'Left Democratic Front will adopt a policy of gradually reducing the availability and consumption of liquor. There will be bigger interventions from the part of the government than currently existing, to promote abstinence from liquor. To this end, extensive awareness campaigns will be launched, modelled on the literacy movement." This is an extract from the paragraph dealing with liquor policy of the manifesto of the LDF released during the run-up to the 2016 state assembly election.
The manifesto clearly underlines the social hazards caused by alcoholic beverages and ways to solve it. However, four years into its rule, the Pinarayi government has not been able to move an inch forward; in fact it went a few steps backward too. The liquor policy declared in the last week of February has also been moving along these lines. Given the steps taken including granting bar licence to hotels of three stars grade and above, one has to say that the government in fact moved from 'alcohol abstinence' to 'alcohol proliferation' . For the same reason, one cannot help saying that this policy has dented the progressive image made possible by the government in the sectors of education and health.
It is an easy guess that the government is prompted to take such a decision by the sole reason of netting a huge revenue through sale of liquor. Therefore, the government does not have any policy other than the sheer commercial strategy of letting as much liquor as possible to flow in order to boost revenue. Still the government never stops asserting that its policy is of abstinence from alcohol. This policy aims at eliminating liquor consumption totally through awareness drives under the title 'Vimukti' (meaning lilberation) against the use of intoxicating substances including liquor. But when the LDF government enters its fifth year in office, what is the balance sheet of this scheme? How many individuals have been saved from liquor through 'Vimukti'? The fact is that other than spending lakhs of rupees on advertisement, no positive advance has been made through it.
That is not surprising. For if the government's goal is abolition of drinking, the first step to take is to reduce its availability. But what the government has done instead is to make it widely available. Within three years, about 570 new bars have been opened. Even in this lockdown period, with limited alcohol availability, the government has not been able to achieve anything worth the name in this regard. When the first phase of lockdown was declared in the state, liquor shops were given relaxation. It was only at the face of of protests from various quarters that liquor outlets were shut down subsequently. Even then, the government tried a short cut of distributing liquor to addicts with the prescription of doctors. Only when that also failed was the way cleared for 'total liquor lockdown'. But then, the moment relaxations were announced for the lockdown, liquor shops were opened. It is when Kerala is confronting the bitter fact that the state has not yet tided over the threat of social transmission of corona virus that people are rushing to queue up in large numbers in front of liquor outlets.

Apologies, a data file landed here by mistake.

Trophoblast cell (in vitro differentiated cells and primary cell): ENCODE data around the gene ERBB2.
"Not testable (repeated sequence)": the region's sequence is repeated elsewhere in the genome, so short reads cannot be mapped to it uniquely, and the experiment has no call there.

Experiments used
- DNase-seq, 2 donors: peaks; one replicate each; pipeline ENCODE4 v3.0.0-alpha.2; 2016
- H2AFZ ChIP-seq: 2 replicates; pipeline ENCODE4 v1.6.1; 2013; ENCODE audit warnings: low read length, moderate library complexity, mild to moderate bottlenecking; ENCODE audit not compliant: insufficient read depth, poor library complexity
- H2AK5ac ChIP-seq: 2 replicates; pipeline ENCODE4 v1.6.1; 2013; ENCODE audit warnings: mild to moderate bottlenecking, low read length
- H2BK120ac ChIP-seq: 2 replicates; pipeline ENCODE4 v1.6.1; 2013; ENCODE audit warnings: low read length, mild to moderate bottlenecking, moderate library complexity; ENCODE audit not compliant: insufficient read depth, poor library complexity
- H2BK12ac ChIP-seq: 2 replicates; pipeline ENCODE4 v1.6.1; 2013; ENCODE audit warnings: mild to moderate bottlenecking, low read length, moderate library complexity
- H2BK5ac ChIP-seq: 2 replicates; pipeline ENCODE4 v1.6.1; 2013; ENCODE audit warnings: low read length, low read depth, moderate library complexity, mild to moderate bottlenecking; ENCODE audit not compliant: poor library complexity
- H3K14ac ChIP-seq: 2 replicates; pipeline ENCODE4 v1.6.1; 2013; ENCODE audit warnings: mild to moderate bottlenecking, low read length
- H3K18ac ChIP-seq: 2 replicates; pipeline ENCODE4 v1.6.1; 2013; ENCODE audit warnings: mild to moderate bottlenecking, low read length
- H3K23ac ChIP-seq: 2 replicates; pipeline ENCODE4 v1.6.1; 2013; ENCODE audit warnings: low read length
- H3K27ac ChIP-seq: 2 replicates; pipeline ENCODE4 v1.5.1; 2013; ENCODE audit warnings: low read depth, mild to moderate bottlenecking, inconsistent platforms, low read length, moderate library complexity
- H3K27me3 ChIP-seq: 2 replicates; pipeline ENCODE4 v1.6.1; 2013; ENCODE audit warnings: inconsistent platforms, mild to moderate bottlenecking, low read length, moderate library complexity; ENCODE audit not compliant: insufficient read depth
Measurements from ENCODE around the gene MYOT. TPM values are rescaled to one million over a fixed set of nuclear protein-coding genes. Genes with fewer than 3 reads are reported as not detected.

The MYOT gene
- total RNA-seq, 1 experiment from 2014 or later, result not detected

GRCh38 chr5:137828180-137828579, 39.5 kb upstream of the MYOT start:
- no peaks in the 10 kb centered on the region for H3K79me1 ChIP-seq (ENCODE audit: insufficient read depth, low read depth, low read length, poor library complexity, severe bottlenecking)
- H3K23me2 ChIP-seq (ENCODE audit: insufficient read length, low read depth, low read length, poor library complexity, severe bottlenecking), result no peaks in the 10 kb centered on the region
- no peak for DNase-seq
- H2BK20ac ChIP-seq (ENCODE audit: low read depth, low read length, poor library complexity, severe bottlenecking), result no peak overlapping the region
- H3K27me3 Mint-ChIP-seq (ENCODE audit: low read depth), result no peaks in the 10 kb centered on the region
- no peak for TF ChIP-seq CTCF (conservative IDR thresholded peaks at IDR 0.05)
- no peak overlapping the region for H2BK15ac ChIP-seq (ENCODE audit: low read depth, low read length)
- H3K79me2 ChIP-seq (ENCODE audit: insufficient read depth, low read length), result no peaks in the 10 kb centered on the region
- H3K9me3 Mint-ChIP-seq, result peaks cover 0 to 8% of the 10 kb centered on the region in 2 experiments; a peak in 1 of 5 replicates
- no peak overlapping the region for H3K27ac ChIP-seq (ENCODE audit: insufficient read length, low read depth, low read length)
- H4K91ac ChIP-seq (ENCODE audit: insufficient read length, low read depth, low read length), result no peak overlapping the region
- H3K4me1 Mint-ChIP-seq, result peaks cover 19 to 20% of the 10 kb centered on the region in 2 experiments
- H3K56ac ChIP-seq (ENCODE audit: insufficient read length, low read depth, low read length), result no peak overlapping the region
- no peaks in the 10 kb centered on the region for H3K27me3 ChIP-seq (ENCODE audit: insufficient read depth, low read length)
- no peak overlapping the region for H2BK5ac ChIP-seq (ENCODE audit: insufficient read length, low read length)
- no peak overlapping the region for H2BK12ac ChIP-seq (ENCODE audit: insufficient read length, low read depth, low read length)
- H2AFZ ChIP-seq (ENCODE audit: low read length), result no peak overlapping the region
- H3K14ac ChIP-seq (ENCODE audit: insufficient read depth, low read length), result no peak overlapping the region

As a matter of fact, the last two months was a golden opportunity to stop addiction and drinking habits. That was frittered away by the government, despite its past boasting of liquor abstinence. As part of the new habit taught by the lockdown period, even the severely addicted had a persuasive atmosphere to give up the bad habit. This is vouched for by the popular collctive of the Kerala Shastra Sahitya Parishat titled 'Capsule'. The survey it conducted among tipplers in Thiruvananthapuram found that half of the habitual drinkers did not think of short cuts to procure liquor. In other words, half of alcoholics had no issues even when they did not get it. And 13 per cent of the survey's participants also disclosed that they were turning teetotalers. Only 49 per cent were awaiting the end of lockdown to reach for the bottle.
The figures show that if liquor distribution were not included in the easing of lockdown, the number of people waiting would have gone down further. Mostly importantly, with the absence of liquor, 83 per cent of houselds had better peace and joy. Add to it the news report that in Alappuzha district, those who gave up drinking made a Whatsapp group and set apart the amount they used to spend on alcohol entirely for relief activities. But this peaceful atmosphere in households and outside crashed with the resumption of liquor shops. Within 48 hours from the resumption of alcohol sales, four murders were committed by drunkards let loose. Among those killed, there were a father, a mother and a friend. What else to call it than an inevitable tragedy from a lopsided policy!